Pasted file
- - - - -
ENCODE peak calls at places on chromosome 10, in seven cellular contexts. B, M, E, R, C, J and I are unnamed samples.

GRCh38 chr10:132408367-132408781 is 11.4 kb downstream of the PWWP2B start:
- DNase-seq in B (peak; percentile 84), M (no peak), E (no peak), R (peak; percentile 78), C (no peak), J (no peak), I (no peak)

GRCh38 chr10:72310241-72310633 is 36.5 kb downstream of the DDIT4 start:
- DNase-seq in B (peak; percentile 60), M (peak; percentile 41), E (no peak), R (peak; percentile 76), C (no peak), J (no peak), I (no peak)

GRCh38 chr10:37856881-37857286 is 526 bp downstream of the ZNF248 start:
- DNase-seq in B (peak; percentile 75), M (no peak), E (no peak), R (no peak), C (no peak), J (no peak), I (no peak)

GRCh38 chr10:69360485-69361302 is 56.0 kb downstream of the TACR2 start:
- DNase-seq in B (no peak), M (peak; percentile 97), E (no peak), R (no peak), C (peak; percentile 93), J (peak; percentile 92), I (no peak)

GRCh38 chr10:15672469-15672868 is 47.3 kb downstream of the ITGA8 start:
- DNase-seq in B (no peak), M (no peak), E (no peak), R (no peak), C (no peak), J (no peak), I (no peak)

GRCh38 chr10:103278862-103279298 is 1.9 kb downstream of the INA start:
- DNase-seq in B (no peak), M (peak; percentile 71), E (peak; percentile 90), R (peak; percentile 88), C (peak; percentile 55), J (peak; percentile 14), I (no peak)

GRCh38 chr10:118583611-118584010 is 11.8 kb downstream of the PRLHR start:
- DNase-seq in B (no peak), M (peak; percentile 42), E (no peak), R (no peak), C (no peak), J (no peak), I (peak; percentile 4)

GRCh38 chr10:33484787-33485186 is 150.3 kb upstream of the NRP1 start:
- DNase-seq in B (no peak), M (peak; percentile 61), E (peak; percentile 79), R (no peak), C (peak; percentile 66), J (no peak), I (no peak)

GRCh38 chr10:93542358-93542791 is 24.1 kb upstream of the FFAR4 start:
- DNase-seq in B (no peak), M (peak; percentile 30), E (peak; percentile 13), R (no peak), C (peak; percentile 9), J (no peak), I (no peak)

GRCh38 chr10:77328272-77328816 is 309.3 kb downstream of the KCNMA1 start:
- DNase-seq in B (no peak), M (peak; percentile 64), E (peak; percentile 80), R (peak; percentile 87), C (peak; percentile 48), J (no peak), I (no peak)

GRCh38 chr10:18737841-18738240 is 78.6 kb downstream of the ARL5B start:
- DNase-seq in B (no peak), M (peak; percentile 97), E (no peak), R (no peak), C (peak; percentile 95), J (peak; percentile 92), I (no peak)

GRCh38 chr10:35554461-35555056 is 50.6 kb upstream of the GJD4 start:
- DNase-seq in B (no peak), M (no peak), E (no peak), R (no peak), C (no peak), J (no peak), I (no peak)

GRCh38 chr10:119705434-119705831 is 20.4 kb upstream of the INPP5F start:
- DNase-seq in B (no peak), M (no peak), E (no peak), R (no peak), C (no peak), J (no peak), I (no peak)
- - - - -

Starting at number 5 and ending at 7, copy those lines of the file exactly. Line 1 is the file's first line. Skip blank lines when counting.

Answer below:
- DNase-seq in B (peak; percentile 60), M (peak; percentile 41), E (no peak), R (peak; percentile 76), C (no peak), J (no peak), I (no peak)

GRCh38 chr10:37856881-37857286 is 526 bp downstream of the ZNF248 start:
- DNase-seq in B (peak; percentile 75), M (no peak), E (no peak), R (no peak), C (no peak), J (no peak), I (no peak)